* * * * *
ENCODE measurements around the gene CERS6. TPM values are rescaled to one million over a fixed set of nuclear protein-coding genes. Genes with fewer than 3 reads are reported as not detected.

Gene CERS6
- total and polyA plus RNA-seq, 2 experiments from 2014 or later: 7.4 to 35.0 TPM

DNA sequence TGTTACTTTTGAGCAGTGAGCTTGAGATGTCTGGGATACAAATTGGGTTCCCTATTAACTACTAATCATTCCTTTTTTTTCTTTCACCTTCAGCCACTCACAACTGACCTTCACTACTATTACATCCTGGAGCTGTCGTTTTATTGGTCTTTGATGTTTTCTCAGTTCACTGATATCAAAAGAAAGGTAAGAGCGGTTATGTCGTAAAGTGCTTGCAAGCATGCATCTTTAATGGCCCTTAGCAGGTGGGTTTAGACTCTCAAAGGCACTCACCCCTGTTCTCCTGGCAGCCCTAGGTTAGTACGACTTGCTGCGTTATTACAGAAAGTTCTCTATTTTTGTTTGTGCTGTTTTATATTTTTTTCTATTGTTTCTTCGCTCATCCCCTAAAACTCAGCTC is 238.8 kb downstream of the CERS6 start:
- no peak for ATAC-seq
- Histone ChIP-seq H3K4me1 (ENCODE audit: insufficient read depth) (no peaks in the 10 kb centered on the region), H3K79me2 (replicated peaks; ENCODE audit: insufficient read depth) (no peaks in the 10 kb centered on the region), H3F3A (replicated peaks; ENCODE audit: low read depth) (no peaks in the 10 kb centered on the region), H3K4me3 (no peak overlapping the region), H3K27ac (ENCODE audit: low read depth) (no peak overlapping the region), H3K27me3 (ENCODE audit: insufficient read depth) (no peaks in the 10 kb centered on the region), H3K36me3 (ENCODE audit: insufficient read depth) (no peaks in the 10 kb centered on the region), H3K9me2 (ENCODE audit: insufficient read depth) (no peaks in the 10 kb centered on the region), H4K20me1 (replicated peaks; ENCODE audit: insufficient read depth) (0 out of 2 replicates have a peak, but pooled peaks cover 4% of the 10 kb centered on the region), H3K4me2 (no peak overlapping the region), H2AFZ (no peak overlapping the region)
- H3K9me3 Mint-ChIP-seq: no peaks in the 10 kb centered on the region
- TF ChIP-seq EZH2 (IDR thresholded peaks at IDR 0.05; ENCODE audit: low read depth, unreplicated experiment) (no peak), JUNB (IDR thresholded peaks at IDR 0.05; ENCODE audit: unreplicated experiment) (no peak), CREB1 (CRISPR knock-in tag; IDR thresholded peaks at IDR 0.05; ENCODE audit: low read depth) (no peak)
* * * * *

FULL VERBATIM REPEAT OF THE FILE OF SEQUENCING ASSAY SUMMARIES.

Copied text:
ENCODE measurements around the gene CERS6. TPM values are rescaled to one million over a fixed set of nuclear protein-coding genes. Genes with fewer than 3 reads are reported as not detected.

Gene CERS6
- total and polyA plus RNA-seq, 2 experiments from 2014 or later: 7.4 to 35.0 TPM

DNA sequence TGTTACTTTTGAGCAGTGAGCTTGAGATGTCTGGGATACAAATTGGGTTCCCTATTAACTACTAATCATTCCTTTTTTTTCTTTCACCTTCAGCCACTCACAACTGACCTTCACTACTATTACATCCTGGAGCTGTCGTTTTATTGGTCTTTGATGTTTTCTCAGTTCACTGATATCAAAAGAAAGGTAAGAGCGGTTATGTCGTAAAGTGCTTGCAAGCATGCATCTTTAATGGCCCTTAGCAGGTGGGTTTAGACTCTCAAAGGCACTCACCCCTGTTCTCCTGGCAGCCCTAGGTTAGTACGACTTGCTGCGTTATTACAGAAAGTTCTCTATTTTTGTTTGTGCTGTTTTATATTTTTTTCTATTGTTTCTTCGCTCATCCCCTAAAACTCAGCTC is 238.8 kb downstream of the CERS6 start:
- no peak for ATAC-seq
- Histone ChIP-seq H3K4me1 (ENCODE audit: insufficient read depth) (no peaks in the 10 kb centered on the region), H3K79me2 (replicated peaks; ENCODE audit: insufficient read depth) (no peaks in the 10 kb centered on the region), H3F3A (replicated peaks; ENCODE audit: low read depth) (no peaks in the 10 kb centered on the region), H3K4me3 (no peak overlapping the region), H3K27ac (ENCODE audit: low read depth) (no peak overlapping the region), H3K27me3 (ENCODE audit: insufficient read depth) (no peaks in the 10 kb centered on the region), H3K36me3 (ENCODE audit: insufficient read depth) (no peaks in the 10 kb centered on the region), H3K9me2 (ENCODE audit: insufficient read depth) (no peaks in the 10 kb centered on the region), H4K20me1 (replicated peaks; ENCODE audit: insufficient read depth) (0 out of 2 replicates have a peak, but pooled peaks cover 4% of the 10 kb centered on the region), H3K4me2 (no peak overlapping the region), H2AFZ (no peak overlapping the region)
- H3K9me3 Mint-ChIP-seq: no peaks in the 10 kb centered on the region
- TF ChIP-seq EZH2 (IDR thresholded peaks at IDR 0.05; ENCODE audit: low read depth, unreplicated experiment) (no peak), JUNB (IDR thresholded peaks at IDR 0.05; ENCODE audit: unreplicated experiment) (no peak), CREB1 (CRISPR knock-in tag; IDR thresholded peaks at IDR 0.05; ENCODE audit: low read depth) (no peak)